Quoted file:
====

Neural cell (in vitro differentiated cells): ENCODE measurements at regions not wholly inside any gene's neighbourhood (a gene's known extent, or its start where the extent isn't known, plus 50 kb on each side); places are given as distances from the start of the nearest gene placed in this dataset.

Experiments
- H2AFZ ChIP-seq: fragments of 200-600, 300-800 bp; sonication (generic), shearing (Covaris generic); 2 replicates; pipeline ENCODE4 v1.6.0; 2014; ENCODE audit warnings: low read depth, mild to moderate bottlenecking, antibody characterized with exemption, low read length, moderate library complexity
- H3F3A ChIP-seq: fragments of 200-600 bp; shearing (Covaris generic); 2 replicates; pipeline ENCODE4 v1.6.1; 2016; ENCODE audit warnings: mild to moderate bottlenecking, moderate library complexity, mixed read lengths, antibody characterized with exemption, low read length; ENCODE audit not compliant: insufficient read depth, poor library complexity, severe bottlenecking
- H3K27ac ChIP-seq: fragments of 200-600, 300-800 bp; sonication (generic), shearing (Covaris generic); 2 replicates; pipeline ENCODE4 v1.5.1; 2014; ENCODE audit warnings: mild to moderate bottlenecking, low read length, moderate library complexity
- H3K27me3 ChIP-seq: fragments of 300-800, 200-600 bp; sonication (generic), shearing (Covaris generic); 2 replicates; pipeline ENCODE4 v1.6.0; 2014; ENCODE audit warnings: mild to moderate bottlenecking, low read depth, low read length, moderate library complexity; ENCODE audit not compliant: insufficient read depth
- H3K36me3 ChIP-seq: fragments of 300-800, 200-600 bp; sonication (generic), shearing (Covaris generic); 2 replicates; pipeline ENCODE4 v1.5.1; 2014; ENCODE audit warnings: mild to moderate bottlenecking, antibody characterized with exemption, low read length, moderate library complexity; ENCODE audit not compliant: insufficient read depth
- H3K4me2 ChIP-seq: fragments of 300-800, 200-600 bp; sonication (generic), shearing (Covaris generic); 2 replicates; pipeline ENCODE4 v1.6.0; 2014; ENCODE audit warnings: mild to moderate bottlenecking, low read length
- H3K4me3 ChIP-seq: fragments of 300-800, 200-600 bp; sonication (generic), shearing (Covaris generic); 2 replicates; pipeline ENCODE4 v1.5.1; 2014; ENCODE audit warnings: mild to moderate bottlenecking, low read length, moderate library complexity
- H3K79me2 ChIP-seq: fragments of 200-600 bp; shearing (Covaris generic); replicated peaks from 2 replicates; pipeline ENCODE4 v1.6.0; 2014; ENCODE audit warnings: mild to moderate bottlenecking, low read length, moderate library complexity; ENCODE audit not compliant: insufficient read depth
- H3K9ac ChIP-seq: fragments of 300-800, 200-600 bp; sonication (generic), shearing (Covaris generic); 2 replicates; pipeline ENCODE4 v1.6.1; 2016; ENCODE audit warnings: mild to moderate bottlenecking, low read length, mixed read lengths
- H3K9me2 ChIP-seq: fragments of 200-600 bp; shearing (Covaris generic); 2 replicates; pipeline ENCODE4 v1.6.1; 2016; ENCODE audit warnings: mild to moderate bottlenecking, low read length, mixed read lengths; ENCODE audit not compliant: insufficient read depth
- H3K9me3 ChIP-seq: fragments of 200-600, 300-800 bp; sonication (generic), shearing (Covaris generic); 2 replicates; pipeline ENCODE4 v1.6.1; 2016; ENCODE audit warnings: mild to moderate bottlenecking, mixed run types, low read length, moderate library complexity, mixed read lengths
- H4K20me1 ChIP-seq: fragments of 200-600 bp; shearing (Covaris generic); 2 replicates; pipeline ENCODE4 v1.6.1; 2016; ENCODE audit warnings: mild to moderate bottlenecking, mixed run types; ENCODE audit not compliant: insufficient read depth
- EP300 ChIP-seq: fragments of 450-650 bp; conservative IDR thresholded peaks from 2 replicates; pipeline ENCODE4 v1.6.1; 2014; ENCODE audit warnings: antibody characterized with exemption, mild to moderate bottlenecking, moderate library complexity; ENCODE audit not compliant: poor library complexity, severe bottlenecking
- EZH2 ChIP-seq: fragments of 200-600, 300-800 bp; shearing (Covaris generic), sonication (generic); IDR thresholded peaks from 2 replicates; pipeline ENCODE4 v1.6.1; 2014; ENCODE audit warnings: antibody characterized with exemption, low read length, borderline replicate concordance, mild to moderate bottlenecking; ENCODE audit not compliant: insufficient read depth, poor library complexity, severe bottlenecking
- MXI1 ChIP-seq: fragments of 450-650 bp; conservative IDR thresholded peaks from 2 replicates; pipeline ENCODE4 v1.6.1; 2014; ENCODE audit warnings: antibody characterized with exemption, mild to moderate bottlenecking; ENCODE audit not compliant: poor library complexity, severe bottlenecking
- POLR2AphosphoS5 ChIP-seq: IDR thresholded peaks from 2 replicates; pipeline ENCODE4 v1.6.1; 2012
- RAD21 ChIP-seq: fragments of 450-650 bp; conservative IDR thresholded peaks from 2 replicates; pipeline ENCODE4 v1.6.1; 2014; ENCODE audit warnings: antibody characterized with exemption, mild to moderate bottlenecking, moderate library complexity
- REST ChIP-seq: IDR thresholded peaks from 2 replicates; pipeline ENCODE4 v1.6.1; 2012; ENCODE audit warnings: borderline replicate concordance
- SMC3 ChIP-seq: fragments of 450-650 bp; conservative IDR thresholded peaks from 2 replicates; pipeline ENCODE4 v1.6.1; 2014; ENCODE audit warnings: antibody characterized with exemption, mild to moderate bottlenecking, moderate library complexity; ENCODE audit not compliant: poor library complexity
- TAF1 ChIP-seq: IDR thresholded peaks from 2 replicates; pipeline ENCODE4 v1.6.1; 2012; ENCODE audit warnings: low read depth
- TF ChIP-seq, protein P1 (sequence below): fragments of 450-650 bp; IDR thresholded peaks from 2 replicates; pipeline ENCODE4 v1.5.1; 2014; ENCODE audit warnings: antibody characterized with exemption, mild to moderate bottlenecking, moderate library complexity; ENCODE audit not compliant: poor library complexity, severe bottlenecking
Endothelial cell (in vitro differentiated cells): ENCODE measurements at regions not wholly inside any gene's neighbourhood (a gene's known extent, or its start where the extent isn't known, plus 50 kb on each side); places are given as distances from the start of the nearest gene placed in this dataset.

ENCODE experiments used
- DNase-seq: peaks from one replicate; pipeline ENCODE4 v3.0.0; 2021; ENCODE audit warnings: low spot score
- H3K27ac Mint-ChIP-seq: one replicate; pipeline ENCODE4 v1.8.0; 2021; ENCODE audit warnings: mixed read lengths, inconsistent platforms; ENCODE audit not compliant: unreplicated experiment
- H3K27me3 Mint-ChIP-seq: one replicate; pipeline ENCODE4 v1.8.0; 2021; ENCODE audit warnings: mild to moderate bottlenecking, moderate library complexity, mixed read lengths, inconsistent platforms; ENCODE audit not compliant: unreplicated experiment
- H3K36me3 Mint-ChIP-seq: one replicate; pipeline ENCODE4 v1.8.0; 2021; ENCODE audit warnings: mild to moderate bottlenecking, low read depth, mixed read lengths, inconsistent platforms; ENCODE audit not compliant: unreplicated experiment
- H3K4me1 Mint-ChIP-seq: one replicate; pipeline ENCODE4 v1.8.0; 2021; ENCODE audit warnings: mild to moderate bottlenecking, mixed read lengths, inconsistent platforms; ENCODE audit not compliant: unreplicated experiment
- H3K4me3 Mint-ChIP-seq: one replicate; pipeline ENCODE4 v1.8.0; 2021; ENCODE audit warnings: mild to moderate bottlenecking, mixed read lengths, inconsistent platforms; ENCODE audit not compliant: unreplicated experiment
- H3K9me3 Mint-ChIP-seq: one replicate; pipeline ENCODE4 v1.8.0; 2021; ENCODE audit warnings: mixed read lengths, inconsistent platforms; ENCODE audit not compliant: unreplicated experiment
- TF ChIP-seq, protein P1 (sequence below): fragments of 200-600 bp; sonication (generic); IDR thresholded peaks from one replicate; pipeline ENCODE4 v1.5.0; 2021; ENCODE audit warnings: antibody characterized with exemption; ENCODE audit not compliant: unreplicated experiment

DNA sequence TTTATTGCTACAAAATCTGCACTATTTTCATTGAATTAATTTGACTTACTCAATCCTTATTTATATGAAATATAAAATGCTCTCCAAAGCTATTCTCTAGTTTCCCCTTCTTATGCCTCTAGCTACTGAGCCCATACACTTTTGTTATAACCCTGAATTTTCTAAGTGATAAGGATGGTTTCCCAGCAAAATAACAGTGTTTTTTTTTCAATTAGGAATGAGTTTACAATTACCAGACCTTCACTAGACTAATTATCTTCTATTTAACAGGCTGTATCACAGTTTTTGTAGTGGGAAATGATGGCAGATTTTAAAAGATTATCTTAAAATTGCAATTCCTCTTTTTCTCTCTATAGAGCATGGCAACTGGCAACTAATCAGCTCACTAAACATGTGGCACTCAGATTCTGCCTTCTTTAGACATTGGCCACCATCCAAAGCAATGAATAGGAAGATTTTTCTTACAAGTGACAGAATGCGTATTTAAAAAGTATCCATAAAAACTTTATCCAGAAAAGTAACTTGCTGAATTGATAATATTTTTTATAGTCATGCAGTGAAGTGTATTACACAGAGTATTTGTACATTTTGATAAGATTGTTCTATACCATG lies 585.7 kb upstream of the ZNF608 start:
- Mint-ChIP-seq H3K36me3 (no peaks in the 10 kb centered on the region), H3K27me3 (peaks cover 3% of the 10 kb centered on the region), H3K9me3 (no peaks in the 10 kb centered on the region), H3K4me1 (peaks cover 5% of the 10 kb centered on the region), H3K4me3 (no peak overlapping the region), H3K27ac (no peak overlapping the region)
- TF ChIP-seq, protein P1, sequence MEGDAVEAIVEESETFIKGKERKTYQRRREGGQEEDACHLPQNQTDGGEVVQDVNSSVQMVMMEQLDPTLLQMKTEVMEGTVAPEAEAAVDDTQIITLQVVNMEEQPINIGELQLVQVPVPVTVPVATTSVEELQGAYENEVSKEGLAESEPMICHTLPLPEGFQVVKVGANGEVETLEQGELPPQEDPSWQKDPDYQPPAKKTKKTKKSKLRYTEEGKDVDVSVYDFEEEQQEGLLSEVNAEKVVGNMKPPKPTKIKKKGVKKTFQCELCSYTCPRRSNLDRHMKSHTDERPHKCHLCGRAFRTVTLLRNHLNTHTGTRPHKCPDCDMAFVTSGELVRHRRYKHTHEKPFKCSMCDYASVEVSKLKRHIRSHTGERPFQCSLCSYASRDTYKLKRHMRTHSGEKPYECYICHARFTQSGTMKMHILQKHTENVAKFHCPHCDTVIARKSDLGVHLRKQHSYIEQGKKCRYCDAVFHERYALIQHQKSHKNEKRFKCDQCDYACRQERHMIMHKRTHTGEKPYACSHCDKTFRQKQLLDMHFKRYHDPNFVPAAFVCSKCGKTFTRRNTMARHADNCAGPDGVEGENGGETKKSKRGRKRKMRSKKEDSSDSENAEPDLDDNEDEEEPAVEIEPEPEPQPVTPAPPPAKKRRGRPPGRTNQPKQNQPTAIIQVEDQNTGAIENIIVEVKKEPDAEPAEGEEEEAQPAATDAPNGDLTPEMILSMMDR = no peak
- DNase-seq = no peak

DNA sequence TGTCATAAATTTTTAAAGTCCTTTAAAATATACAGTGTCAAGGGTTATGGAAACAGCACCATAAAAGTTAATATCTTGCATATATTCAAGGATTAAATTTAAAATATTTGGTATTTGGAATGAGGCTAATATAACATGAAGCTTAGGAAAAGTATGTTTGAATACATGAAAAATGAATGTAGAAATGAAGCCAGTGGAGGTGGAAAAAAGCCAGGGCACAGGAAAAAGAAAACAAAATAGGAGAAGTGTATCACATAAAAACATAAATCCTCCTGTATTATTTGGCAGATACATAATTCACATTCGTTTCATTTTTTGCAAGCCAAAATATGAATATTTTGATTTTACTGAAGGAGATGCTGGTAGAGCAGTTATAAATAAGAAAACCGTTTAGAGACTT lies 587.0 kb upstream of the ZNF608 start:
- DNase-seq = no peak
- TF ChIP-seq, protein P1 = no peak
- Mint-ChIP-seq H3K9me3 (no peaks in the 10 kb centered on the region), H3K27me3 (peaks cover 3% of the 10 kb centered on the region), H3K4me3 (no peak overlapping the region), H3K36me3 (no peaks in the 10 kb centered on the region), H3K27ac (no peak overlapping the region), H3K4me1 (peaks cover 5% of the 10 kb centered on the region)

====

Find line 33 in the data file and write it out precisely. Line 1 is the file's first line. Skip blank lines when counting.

- TF ChIP-seq, protein P1 (sequence below): fragments of 200-600 bp; sonication (generic); IDR thresholded peaks from one replicate; pipeline ENCODE4 v1.5.0; 2021; ENCODE audit warnings: antibody characterized with exemption; ENCODE audit not compliant: unreplicated experiment